If I could speak all the languages of earth and of angels, but didn’t love others, I would only be a noisy gong or a clanging cymbal. If I had the gift of prophecy, and if I understood all of God’s secret plans and possessed all knowledge, and if I had such faith that I could move mountains, but didn’t love others, I would be nothing. If I gave everything I have to the poor and even sacrificed my body, I could boast about it; but if I didn’t love others, I would have gained nothing. 
I Corinthians 13:1-3 (NLT)
In this life, it is so easy to be run away with ambition. We make plans for ourselves: to learn, to achieve, to possess. We spend money, time, and effort obtaining degrees and raises and promotions. Scholarly wisdom is increased; medals and trophies are won. We raise children who repeat this cycle, and we set them up as awards on our shelves. At the end of life, what do we have? A string of titles after our names and zeros in our bank accounts? There must be more to this path than trophies which rust and degrees which turn to dust.
Years ago, a life was lived which seemed to most at the time to be just one among many. This life progressed and rose to no prominence. This soul walked, ate, spoke, and smiled among the average multitude of his day. Yet this life was different: it was saturated in love. Jesus Christ was a carpenter, a common Jewish man. His life, however, changed humanity forever…. Because of His love. This is the “more” which each of us seek at some point or another. This is the life which can change ours to become meaningful, lasting. Through Him, we can leave a legacy.
Society teaches that ambition should be our ambition – we should always be striving for higher goals. While this in itself is a worthy goal, the obsession with and elevation of it has left us lacking. I have felt ambition tear apart relationship. I have seen it create a void within families. We are fooling ourselves if we seek to achieve and never seek to love. We may pass through life, but will we ever really live it?
Living in love may not elevate us to important positions or pay our debts, but it will create a legacy that stretches beyond our monetary inheritance. The smile we choose to greet a stranger with may be that one spark of kindness which reminds them “there is hope”. The times we sit and listen to a hurting friend may just start the healing in their heart. Those moments in which we push aside our cell phone to play with a child, talk with a loved one, sit with a coworker (Lord, help me to live these out) – these mean more to the souls of those around us than our money, status, or achievements.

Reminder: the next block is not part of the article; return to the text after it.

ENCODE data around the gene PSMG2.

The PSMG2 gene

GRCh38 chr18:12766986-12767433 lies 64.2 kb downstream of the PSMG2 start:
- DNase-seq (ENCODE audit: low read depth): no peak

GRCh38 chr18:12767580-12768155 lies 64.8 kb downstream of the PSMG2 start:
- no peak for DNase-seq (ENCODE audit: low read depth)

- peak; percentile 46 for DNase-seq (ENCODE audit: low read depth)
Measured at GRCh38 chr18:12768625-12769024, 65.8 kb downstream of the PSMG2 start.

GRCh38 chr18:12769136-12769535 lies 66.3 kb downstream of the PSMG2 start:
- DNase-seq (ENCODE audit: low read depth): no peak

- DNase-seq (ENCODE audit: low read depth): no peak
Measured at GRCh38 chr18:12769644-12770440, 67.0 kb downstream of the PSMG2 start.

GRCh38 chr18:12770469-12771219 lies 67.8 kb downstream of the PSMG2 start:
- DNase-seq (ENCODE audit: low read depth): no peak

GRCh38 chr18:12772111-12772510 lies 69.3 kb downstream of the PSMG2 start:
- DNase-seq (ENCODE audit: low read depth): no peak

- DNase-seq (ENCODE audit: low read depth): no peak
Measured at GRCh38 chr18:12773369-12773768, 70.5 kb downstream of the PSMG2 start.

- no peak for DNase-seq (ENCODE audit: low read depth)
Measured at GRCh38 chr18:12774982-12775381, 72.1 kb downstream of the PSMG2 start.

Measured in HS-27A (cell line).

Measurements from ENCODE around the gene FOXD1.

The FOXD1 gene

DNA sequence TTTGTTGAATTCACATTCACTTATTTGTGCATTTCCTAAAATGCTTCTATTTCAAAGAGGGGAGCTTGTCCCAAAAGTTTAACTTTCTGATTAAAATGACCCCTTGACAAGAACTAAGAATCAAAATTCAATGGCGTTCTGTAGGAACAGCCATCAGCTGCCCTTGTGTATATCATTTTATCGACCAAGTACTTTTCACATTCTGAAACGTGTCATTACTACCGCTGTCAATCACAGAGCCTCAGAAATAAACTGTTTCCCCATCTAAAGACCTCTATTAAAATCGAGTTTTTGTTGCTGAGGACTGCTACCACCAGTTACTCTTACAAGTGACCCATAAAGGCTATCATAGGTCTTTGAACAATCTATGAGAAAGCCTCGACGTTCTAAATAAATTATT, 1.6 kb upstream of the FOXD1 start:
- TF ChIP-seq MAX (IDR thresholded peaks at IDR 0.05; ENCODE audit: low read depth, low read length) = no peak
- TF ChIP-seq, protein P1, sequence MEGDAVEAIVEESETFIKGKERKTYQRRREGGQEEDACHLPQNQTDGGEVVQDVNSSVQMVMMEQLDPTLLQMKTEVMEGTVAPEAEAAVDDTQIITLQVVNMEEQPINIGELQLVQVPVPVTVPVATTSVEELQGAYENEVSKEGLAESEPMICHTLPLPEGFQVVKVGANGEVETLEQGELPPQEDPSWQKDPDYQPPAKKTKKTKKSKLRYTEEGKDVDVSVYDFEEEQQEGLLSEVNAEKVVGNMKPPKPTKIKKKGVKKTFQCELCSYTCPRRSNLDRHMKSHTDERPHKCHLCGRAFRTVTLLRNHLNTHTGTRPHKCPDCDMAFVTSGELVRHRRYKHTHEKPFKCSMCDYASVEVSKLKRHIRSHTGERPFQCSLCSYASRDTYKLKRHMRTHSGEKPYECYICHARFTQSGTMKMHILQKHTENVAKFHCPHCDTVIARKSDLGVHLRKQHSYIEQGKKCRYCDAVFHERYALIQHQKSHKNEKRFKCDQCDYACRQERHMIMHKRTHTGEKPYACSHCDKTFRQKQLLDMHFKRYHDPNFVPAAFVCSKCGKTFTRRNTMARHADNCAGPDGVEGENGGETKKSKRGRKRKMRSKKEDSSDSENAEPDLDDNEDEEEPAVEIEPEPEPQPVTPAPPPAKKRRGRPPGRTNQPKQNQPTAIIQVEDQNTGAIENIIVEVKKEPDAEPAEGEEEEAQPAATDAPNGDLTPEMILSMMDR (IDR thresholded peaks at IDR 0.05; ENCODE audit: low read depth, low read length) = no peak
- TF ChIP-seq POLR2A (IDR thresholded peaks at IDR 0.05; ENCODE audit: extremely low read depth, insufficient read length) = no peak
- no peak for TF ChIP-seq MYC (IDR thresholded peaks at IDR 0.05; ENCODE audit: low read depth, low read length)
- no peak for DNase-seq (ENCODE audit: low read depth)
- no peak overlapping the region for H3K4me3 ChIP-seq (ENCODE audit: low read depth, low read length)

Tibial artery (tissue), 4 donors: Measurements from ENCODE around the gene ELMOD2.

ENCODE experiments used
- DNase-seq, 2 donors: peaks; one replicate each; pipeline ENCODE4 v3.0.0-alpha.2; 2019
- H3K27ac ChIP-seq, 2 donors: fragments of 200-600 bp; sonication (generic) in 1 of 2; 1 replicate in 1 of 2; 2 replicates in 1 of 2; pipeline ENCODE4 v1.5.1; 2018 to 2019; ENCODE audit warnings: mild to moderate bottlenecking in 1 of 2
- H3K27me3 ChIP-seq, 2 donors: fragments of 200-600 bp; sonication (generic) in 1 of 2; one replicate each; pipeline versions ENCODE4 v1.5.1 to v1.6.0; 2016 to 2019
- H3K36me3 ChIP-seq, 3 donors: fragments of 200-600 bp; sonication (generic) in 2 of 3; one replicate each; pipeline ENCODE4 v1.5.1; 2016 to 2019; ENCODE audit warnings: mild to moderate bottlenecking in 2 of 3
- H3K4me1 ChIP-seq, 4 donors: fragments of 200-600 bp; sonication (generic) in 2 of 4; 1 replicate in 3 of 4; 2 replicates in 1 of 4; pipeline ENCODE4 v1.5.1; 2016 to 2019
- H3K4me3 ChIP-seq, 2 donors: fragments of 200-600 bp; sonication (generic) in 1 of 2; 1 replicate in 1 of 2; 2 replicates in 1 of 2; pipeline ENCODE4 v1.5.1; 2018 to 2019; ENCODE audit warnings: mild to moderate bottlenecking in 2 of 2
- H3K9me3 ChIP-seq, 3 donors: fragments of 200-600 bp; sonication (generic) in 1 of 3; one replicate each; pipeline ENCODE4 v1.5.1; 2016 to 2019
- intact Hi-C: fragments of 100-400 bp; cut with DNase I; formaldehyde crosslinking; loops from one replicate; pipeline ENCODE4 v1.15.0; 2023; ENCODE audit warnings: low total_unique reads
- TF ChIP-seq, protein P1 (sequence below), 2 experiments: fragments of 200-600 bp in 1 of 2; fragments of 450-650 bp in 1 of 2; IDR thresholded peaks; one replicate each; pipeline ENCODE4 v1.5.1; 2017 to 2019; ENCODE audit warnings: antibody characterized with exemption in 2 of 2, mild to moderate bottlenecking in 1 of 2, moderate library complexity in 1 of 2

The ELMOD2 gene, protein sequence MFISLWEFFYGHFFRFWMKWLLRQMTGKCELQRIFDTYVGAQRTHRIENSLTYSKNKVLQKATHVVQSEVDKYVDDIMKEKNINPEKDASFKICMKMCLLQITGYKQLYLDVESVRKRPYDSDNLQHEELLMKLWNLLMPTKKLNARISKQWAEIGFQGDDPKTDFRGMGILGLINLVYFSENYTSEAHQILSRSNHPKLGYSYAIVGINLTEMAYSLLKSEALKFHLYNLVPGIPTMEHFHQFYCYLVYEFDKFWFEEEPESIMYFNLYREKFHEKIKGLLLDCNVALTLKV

Jesus lived. His love stopped Him in His tracks to heal a bleeding woman, restore sight to the blind, speak life into a dead man, and spark the flame of hope and redemption into the soul of an adulteress. His love knelt Him down before His disciples to wash their feet; His love led Him to the agony of a criminal's death. Most of all, His love bridged a gap that had left us separated from a righteous God. because of His love, we can live in freedom and pass into an eternity with our Creator. Truly, Christ's love created and sustains a legacy.
In the span of a lifetime, what matters most? The money we make, or the people we choose to love? When the cash is gone, the fame fades, and the possessions rust and break, God’s love – true love – remains. Let us live in love.

Jaime V. O'Donnell is currently a full-time college student studying Christian Counseling and a resident of the West Essex area.